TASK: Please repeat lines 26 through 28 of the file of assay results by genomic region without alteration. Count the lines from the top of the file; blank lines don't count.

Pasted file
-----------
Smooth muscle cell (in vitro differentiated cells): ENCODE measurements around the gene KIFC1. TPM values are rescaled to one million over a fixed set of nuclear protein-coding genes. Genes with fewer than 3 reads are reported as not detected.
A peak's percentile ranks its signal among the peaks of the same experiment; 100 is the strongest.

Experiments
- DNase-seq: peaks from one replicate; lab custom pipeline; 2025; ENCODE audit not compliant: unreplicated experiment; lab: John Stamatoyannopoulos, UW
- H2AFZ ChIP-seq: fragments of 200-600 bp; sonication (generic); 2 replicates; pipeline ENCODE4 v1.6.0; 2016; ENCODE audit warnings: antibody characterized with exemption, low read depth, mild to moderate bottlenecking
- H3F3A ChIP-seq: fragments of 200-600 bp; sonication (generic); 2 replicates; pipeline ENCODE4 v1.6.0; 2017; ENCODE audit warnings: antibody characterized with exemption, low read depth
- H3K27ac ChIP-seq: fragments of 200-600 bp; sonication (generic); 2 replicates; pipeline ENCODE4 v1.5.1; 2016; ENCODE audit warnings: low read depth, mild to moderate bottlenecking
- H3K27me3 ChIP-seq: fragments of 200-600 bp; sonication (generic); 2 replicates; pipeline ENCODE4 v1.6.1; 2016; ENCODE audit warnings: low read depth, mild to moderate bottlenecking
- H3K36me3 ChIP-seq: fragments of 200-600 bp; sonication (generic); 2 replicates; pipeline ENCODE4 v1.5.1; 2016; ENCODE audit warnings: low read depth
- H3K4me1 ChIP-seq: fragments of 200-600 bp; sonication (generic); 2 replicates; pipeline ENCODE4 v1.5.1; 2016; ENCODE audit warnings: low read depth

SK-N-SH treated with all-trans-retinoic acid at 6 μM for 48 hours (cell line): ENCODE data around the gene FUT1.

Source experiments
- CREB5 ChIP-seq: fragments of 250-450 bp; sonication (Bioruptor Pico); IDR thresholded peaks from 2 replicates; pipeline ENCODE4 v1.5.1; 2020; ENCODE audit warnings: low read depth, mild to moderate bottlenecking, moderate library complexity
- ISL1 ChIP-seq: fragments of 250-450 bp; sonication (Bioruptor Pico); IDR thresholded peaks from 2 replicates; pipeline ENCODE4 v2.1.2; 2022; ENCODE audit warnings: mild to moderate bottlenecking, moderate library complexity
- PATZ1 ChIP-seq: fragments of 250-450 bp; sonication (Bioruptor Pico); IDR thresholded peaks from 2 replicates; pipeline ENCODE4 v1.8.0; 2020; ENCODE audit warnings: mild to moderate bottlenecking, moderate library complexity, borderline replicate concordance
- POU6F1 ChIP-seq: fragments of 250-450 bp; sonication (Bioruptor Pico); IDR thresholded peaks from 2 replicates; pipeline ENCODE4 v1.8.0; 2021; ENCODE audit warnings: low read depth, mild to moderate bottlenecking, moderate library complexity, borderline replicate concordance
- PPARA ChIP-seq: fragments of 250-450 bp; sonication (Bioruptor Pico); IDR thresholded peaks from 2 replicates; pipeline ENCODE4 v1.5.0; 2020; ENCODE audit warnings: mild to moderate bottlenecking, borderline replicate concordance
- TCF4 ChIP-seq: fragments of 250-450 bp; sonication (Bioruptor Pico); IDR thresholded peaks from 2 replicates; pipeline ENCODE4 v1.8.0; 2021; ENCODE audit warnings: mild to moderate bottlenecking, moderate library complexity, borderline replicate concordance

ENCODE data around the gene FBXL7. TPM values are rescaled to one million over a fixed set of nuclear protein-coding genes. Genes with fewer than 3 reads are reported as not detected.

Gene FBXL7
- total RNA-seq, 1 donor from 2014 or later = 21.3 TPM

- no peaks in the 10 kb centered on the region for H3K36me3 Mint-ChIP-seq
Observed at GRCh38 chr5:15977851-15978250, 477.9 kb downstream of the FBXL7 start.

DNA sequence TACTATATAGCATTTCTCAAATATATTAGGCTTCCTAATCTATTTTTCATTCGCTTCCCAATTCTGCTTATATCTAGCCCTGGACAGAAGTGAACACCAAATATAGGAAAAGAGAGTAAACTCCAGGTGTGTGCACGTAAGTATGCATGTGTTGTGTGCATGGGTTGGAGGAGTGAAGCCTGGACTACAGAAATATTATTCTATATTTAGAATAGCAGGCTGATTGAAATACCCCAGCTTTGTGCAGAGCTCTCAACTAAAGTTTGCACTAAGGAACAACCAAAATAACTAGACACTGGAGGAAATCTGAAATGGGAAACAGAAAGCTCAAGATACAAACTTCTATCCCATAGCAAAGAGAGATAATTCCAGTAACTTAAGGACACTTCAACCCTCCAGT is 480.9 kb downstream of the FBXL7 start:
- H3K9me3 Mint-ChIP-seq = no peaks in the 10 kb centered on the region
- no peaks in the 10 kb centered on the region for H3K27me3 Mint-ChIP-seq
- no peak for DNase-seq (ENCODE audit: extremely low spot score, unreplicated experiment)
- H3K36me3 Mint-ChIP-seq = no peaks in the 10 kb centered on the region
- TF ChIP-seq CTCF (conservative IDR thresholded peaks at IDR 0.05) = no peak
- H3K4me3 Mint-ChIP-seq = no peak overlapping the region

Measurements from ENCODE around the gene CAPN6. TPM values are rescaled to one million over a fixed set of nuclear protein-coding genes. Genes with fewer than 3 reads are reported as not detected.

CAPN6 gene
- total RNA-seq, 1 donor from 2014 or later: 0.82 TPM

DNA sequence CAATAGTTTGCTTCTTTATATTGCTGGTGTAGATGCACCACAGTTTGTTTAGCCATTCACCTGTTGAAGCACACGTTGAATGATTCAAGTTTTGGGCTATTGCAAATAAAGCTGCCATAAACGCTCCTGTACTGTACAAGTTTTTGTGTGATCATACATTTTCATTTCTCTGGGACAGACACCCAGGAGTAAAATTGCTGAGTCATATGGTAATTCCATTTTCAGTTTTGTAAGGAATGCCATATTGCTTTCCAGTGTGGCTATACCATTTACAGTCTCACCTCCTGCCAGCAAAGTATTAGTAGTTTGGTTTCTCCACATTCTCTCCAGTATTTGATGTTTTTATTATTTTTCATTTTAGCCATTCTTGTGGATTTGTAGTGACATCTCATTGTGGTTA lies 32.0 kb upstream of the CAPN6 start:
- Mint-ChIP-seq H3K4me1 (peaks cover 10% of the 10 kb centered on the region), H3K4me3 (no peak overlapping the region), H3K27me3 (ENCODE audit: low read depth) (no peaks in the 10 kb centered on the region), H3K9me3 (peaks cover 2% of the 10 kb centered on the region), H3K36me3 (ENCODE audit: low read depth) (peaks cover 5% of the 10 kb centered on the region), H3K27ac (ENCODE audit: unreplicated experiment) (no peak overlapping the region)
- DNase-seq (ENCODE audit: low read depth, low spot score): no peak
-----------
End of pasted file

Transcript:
- no peaks in the 10 kb centered on the region for H3K27me3 Mint-ChIP-seq
- no peak for DNase-seq (ENCODE audit: extremely low spot score, unreplicated experiment)
- H3K36me3 Mint-ChIP-seq = no peaks in the 10 kb centered on the region